“The labor market recovery still has legs but it’s likely going to be an uneven path going forward,” ADP chief economist Nela Richardson told reporters on a press call Wednesday, pointing to the Covid-19 variants, labor shortages and supply chain bottlenecks.
“We do expect job gains to continue but we are aware that in the near-term there are some challenges that are unprecedented,” Richardson said. “The overall take-away is this recovery is happening, but its path is just something we’ve never seen before.”
For Friday’s jobs report, due at 8:30 am ET, economists polled by Refinitiv forecast 870,000 jobs were added in July, a slight downward shift after forecasts topped the 900,000 mark last week.
The nationwide unemployment rate is expected to be 5.7%.
Not a typical summer
The July report could also be subject to some seasonal weirdness, warned ZipRecruiter labor economist Julia Pollak.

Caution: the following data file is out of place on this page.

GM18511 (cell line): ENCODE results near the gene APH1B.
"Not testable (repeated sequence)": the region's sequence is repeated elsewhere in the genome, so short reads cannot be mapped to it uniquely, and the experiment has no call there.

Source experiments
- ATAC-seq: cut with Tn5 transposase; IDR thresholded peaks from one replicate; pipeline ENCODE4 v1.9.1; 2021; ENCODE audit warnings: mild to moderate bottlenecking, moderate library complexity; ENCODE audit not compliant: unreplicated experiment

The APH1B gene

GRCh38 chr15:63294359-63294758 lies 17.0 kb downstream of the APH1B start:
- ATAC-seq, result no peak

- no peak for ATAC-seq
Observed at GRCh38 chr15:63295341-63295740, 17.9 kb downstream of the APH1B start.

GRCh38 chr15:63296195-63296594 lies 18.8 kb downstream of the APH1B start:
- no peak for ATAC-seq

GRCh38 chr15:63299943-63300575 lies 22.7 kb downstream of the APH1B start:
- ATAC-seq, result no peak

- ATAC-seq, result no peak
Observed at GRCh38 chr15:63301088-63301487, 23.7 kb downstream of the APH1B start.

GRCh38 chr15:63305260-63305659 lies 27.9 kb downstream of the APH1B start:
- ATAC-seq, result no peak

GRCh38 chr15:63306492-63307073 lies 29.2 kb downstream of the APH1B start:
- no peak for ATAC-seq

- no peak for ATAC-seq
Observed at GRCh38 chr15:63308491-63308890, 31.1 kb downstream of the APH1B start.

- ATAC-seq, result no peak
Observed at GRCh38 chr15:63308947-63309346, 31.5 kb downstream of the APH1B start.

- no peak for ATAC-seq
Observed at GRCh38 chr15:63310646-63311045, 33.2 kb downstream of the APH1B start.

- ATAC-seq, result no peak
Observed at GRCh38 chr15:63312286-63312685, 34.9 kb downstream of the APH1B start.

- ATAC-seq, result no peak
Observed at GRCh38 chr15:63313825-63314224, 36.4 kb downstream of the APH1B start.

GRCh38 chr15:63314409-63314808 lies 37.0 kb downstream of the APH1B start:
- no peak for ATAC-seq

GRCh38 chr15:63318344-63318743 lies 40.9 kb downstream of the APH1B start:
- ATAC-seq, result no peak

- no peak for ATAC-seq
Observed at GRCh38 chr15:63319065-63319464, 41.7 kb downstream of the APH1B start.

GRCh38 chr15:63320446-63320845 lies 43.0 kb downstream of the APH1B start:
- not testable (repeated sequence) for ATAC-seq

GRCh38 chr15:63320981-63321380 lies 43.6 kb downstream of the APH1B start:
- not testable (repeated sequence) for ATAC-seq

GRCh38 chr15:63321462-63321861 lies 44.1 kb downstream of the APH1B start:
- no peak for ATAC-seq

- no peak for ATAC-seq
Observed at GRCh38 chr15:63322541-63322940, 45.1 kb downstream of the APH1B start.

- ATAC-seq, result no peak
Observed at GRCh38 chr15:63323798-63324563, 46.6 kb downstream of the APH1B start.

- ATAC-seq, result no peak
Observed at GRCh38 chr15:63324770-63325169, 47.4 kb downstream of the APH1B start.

In a normal July, school and university workers take a summer break, which shows up in the data. But this year, layoffs in education were likely much lower than normal because so many workers were let go last year due to the pandemic. Meanwhile, other parts of the economy — such as the services sector — are still adding back the millions of jobs lost in 2020. This could mean seasonal adjustments might distort Friday’s data, Pollak said.
But she is also looking for some improvement in the labor force participation rate, given recent increases in online job search activity.
Meanwhile, claims for unemployment benefits have remained stubbornly high throughout the summer. Inching up and down from week to week, claims have remained close to the 400,000 mark. This underscores the lingering uncertainty in the labor market even as businesses are hiring and more people get vaccinated, Richardson said.